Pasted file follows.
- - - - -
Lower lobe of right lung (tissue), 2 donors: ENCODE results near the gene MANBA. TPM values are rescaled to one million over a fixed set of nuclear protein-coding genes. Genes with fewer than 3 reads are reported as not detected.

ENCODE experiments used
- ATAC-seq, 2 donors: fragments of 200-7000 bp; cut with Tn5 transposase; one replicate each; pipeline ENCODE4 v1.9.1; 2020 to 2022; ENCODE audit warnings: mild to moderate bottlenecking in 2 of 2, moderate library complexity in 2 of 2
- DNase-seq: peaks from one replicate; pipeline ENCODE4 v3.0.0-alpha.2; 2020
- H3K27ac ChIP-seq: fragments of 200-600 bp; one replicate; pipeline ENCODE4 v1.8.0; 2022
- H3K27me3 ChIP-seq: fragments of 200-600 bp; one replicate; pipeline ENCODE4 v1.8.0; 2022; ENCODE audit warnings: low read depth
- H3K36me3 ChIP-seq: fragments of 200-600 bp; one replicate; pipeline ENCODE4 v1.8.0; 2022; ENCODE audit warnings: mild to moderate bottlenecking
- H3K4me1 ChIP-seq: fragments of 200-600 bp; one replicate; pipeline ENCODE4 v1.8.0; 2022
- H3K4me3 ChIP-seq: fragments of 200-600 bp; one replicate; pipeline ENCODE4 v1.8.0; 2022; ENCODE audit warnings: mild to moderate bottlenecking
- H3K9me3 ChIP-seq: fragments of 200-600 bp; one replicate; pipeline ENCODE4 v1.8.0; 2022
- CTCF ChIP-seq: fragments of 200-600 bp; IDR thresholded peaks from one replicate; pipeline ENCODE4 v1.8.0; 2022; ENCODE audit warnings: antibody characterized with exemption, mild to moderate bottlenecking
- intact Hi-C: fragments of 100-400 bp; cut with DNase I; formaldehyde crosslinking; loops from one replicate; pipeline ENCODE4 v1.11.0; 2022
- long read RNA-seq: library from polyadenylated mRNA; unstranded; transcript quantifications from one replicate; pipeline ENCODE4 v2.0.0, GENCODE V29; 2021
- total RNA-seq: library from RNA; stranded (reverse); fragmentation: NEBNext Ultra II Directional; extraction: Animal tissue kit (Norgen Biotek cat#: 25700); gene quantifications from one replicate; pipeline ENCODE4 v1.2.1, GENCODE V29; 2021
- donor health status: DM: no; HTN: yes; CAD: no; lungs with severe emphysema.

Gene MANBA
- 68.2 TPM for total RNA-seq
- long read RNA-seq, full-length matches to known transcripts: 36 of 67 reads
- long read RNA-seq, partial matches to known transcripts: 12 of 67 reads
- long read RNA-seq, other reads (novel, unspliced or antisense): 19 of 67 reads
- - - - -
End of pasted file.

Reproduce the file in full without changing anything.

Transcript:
Lower lobe of right lung (tissue), 2 donors: ENCODE results near the gene MANBA. TPM values are rescaled to one million over a fixed set of nuclear protein-coding genes. Genes with fewer than 3 reads are reported as not detected.

ENCODE experiments used
- ATAC-seq, 2 donors: fragments of 200-7000 bp; cut with Tn5 transposase; one replicate each; pipeline ENCODE4 v1.9.1; 2020 to 2022; ENCODE audit warnings: mild to moderate bottlenecking in 2 of 2, moderate library complexity in 2 of 2
- DNase-seq: peaks from one replicate; pipeline ENCODE4 v3.0.0-alpha.2; 2020
- H3K27ac ChIP-seq: fragments of 200-600 bp; one replicate; pipeline ENCODE4 v1.8.0; 2022
- H3K27me3 ChIP-seq: fragments of 200-600 bp; one replicate; pipeline ENCODE4 v1.8.0; 2022; ENCODE audit warnings: low read depth
- H3K36me3 ChIP-seq: fragments of 200-600 bp; one replicate; pipeline ENCODE4 v1.8.0; 2022; ENCODE audit warnings: mild to moderate bottlenecking
- H3K4me1 ChIP-seq: fragments of 200-600 bp; one replicate; pipeline ENCODE4 v1.8.0; 2022
- H3K4me3 ChIP-seq: fragments of 200-600 bp; one replicate; pipeline ENCODE4 v1.8.0; 2022; ENCODE audit warnings: mild to moderate bottlenecking
- H3K9me3 ChIP-seq: fragments of 200-600 bp; one replicate; pipeline ENCODE4 v1.8.0; 2022
- CTCF ChIP-seq: fragments of 200-600 bp; IDR thresholded peaks from one replicate; pipeline ENCODE4 v1.8.0; 2022; ENCODE audit warnings: antibody characterized with exemption, mild to moderate bottlenecking
- intact Hi-C: fragments of 100-400 bp; cut with DNase I; formaldehyde crosslinking; loops from one replicate; pipeline ENCODE4 v1.11.0; 2022
- long read RNA-seq: library from polyadenylated mRNA; unstranded; transcript quantifications from one replicate; pipeline ENCODE4 v2.0.0, GENCODE V29; 2021
- total RNA-seq: library from RNA; stranded (reverse); fragmentation: NEBNext Ultra II Directional; extraction: Animal tissue kit (Norgen Biotek cat#: 25700); gene quantifications from one replicate; pipeline ENCODE4 v1.2.1, GENCODE V29; 2021
- donor health status: DM: no; HTN: yes; CAD: no; lungs with severe emphysema.

Gene MANBA
- 68.2 TPM for total RNA-seq
- long read RNA-seq, full-length matches to known transcripts: 36 of 67 reads
- long read RNA-seq, partial matches to known transcripts: 12 of 67 reads
- long read RNA-seq, other reads (novel, unspliced or antisense): 19 of 67 reads